John Campbell

Africa in Transition

Campbell tracks political and security developments across sub-Saharan Africa.

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Thousands Flee Military and Boko Haram in Northeast Nigeria

by John Campbell
August 15, 2012

A man stands outside a burnt shed which housed a generator in Damaturu, Yobe state, North east Nigeria, November 8, 2011. (Stringer/Courtesy Reuters)


Damaturu, the capital of Yobe state, has been a major focus of attacks by Boko Haram, the radical Islamist group that, in effect, has declared war on the Nigerian economy. On August 6, a suicide bomber killed six soldiers. Since then, according to the press, the state security forces have responded with mass arrests of young men. One resident is quoted as saying, “the soldiers move about with a sack of handcuffs; they break into people’s houses and arrest youths, and nobody knows where they are taking them to.”

Press reports indicate that the fleeing population fears the security forces as much as it does Boko Haram. The Nigerian press quotes another resident as saying, “As a law abiding citizen I have nothing to do other than to pack my family and leave the town so that the army and the Boko Haram fighters would have empty space to use as a battle field; so I would not allow myself to be killed by the JTF (the army’s Joint Task Force) or Boko Haram fighters.” Flight is also encouraged by the fear that Boko Haram will launch an attack in the town during the current end-of-Ramadan holiday, Eid el-Fitr.

According to the Nigerian press, some 60 percent of Damaturu’s population has fled, mostly from the poor parts of the city. (According to the 2006 census, the city’s population was 44,268.) The press reports that the state government is largely closed: “All the policy makers in the state have left for lesser hajj, not even the governor is around; the commissioners are not around; state assembly members are also not around…heads of service and local government chairmen have all left with their families.”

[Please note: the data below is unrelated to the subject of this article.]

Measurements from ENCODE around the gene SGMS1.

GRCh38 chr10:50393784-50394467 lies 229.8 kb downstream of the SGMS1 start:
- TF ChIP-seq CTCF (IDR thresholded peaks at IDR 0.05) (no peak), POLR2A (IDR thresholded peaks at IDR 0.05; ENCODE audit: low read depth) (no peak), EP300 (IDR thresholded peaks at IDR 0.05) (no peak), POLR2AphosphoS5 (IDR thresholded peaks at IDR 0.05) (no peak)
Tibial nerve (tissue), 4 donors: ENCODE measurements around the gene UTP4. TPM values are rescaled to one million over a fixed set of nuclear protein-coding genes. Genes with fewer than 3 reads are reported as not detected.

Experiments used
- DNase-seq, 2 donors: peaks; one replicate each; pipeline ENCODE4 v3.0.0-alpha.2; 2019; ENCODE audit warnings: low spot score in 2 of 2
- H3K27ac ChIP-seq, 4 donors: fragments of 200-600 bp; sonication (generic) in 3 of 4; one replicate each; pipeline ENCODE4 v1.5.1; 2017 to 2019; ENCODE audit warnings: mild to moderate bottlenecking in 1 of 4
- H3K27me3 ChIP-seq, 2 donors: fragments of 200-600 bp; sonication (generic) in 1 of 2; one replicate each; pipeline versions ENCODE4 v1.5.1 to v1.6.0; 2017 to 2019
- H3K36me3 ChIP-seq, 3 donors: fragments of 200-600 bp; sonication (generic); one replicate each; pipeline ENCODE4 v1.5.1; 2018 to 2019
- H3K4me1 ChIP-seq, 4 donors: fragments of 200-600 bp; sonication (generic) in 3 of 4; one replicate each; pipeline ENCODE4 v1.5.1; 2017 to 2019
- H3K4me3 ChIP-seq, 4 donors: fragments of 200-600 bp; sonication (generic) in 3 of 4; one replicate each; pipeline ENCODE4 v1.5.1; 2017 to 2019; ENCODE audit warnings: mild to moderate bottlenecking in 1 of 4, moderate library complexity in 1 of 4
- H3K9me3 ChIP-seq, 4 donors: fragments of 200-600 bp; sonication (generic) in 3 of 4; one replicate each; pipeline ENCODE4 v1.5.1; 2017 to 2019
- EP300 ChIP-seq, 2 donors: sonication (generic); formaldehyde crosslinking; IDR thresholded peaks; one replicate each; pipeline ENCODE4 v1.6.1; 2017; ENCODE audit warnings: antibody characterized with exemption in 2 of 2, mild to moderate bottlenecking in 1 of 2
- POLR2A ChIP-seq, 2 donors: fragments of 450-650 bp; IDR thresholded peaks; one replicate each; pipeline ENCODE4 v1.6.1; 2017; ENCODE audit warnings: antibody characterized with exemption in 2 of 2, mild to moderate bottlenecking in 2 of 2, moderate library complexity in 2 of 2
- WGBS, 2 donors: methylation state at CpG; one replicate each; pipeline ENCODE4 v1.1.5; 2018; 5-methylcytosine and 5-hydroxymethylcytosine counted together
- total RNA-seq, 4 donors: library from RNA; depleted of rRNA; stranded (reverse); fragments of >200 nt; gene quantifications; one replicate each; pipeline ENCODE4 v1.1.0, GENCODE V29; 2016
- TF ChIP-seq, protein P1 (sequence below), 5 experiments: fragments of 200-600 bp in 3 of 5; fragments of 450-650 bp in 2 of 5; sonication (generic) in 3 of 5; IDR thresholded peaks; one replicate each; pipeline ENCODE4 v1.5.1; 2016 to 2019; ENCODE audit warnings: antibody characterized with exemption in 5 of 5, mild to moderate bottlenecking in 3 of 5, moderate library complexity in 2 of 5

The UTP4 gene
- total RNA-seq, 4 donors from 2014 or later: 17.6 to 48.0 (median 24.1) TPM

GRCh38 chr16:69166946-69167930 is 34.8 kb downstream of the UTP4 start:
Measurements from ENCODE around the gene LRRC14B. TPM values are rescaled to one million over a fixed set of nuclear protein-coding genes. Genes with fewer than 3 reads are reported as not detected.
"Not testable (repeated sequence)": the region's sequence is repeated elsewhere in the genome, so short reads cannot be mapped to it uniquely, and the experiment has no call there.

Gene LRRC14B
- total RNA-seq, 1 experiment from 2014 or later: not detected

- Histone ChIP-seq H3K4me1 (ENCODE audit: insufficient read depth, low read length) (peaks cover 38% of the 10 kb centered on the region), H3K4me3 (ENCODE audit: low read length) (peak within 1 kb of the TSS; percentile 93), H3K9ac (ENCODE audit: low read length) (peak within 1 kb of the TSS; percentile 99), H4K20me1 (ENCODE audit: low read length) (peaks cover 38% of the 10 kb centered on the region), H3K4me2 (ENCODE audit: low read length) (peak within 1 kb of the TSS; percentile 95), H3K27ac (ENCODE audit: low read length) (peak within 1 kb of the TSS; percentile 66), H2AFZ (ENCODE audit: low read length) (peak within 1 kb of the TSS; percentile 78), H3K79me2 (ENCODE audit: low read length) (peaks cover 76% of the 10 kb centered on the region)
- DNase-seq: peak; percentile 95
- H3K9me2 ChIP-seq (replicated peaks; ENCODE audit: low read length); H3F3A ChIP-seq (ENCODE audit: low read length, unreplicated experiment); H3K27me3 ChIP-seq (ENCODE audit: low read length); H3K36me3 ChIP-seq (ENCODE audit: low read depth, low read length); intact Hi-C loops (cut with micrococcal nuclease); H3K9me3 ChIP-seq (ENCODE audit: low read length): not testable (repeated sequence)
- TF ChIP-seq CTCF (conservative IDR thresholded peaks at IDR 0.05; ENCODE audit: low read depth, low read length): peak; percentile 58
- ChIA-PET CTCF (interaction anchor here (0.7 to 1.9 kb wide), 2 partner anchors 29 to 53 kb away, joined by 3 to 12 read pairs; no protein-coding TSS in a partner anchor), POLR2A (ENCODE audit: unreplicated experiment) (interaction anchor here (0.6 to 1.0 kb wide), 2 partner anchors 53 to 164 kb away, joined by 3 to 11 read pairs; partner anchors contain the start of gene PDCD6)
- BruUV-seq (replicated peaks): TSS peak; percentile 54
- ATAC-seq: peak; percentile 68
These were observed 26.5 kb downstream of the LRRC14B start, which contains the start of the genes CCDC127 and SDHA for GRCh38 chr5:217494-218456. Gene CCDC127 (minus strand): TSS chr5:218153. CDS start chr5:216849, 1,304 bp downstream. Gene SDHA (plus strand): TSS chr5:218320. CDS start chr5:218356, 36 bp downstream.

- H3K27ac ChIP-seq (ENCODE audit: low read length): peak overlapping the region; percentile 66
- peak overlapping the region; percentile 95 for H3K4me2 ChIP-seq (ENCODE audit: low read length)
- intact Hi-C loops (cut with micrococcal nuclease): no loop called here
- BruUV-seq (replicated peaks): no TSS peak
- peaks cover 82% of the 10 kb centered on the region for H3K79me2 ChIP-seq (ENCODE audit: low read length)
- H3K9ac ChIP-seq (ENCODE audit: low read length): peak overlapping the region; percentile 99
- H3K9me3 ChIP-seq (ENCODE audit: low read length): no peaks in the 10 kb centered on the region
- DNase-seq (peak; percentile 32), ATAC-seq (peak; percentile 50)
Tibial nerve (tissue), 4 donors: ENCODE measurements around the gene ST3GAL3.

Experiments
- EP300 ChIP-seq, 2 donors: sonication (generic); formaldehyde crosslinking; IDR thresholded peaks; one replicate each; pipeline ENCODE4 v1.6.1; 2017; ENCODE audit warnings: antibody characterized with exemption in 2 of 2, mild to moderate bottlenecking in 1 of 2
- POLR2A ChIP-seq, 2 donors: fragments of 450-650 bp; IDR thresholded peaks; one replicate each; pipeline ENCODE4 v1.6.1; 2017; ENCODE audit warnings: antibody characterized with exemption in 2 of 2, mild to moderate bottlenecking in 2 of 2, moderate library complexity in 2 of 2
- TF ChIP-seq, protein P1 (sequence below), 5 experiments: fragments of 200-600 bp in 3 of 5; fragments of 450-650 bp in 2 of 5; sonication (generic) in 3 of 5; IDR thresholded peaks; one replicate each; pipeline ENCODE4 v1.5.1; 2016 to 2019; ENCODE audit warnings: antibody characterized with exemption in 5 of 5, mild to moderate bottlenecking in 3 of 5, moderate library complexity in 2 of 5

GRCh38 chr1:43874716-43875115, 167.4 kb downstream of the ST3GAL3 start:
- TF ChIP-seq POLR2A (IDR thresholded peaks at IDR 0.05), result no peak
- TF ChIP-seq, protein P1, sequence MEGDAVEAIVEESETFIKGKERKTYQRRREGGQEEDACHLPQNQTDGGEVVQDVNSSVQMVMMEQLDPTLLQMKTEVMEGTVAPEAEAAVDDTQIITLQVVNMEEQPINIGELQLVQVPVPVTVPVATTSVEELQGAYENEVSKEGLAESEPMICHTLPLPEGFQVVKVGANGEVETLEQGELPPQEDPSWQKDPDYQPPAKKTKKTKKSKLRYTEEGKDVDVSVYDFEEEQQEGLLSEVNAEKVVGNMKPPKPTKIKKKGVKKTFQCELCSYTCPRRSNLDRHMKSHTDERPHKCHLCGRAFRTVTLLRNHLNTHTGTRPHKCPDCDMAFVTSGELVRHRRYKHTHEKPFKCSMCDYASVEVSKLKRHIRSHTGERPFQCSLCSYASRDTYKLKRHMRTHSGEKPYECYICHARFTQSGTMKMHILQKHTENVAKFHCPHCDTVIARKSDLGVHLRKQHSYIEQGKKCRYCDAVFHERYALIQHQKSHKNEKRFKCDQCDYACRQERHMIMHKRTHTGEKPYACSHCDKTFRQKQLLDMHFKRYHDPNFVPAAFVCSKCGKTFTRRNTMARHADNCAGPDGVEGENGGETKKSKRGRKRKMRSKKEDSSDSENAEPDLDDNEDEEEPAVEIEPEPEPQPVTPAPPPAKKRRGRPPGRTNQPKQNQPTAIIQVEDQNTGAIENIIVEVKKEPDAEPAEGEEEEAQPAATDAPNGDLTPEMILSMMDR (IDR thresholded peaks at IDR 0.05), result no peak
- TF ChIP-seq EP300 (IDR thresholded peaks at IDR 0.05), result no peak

Eid and the lesser hajj may be the reason so many state officials have left; they are also likely afraid of Boko Haram, which targets officials.

Post a Comment 2 Comments

  • Posted by Chike Chukudebelu

    This is an extremely sad event, but what is sadder is the lack of empathy by other Nigerians.

    The reasoning goes like this “nobody bothered when the Igbos were devastated by the Civil War” or “when the Niger Delta was ravaged for forty years” or “when Odi was sacked”. “So why should we bother now?”.

    It is wrong and should be discouraged, but it illustrates how little impact this news has on the bustling cities of Southern Nigeria.

  • Posted by Zainab

    It is absolutely sad, tragic and frightening to find out that a staggering 60% of the population have fled Damaturu, Yobe state. People have also been fleeing Maiduguri, Borno state en-masse.

    Putting aside political-economy considerations of how the economies of these states and indeed the North-East region are being pummelled to lifelessness, there’s a whole new dimension to this insecurity saga, that is, the North would soon have a humanitarian crisis on its hands if things continue happening this way. Where are all these people fleeing to? This is a very grave situation.

    What is baffling, perplexing and utterly infuriating is the apathy exhibited by government officials who in this difficult and trying period decided to “jet-out” for the lesser hajj, while Damaturu residents are either held hostage, incapacitated by fear or gunned down and bombed to death. Tragic!

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